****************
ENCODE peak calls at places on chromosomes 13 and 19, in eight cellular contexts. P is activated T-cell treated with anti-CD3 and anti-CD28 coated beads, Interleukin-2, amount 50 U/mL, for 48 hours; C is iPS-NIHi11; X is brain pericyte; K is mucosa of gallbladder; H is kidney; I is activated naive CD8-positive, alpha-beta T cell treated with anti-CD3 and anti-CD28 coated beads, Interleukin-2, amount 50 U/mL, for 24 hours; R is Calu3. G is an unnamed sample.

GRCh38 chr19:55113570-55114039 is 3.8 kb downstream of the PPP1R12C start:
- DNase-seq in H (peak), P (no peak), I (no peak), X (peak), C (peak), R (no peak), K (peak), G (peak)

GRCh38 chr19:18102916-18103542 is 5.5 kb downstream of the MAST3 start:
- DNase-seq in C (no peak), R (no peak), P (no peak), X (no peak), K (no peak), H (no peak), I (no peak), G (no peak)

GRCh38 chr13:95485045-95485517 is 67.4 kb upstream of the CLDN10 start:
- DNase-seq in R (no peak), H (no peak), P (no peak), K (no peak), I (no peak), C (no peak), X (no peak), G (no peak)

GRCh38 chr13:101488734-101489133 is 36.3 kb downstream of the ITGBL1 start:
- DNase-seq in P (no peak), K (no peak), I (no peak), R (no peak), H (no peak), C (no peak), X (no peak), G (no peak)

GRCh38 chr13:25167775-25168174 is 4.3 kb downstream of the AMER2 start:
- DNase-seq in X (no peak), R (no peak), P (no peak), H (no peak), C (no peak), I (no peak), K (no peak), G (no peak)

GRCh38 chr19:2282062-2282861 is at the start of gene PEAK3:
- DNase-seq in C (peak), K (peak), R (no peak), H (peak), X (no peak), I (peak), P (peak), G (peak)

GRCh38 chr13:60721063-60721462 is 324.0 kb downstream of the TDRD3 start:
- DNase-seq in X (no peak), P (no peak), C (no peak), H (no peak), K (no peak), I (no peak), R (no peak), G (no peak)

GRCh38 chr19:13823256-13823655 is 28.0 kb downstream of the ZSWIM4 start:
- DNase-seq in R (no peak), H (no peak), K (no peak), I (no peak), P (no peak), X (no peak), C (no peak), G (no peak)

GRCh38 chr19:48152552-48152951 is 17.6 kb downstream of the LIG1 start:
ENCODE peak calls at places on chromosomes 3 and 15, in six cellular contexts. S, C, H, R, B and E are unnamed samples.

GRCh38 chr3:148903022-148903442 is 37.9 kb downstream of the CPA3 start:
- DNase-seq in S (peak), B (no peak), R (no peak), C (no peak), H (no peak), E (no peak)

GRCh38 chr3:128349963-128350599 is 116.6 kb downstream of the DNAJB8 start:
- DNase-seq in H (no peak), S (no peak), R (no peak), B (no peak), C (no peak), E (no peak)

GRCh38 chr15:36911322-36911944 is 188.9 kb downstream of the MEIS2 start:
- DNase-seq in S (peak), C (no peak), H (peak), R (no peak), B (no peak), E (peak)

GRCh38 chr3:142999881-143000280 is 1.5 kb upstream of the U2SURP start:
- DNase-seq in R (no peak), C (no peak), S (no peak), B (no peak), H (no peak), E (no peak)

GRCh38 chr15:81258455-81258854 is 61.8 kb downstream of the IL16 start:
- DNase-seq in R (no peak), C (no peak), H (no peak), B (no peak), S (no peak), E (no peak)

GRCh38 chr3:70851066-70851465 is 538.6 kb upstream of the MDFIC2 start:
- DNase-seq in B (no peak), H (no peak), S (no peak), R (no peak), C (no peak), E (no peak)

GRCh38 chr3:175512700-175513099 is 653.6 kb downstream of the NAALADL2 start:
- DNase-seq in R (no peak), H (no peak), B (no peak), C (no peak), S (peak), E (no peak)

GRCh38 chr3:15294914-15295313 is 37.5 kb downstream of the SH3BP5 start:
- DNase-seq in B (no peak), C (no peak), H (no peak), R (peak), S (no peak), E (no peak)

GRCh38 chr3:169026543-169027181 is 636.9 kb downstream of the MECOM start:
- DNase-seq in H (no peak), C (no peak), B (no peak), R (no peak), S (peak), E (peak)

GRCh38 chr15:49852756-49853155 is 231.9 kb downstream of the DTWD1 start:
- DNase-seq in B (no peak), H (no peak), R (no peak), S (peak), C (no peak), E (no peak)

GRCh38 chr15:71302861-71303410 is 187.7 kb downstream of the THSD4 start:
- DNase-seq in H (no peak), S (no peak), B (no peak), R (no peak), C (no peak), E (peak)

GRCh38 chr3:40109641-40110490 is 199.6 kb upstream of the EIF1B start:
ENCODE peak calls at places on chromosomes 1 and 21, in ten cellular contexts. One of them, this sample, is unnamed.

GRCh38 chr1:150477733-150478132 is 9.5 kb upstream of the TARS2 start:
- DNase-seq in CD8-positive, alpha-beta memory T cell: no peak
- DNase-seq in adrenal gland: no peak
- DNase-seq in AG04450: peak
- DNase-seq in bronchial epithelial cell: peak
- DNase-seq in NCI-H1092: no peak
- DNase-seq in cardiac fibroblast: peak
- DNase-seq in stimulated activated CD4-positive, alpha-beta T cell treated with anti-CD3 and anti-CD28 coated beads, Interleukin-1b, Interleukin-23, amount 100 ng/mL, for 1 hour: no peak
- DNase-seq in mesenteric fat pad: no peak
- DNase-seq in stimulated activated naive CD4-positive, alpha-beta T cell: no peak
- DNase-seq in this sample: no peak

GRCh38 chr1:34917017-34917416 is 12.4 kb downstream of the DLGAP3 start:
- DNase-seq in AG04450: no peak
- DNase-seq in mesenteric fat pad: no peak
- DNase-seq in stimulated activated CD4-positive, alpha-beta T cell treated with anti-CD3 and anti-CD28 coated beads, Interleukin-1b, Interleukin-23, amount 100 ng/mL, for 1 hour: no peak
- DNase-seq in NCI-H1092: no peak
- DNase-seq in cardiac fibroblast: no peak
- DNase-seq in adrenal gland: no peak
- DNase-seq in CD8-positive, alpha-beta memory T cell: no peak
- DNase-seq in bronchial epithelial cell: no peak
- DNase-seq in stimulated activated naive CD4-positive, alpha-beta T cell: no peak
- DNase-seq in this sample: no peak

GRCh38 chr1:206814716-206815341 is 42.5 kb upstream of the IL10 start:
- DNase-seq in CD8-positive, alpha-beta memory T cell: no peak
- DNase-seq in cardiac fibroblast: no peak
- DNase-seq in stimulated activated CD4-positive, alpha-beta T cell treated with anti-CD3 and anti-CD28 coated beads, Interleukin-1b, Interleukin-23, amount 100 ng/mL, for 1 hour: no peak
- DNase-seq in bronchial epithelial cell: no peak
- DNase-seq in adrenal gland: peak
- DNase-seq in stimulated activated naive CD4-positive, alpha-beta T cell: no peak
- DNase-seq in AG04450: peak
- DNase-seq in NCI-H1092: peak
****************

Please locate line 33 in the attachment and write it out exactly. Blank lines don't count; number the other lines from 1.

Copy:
- DNase-seq in R (no peak), H (no peak), B (no peak), C (no peak), S (peak), E (no peak)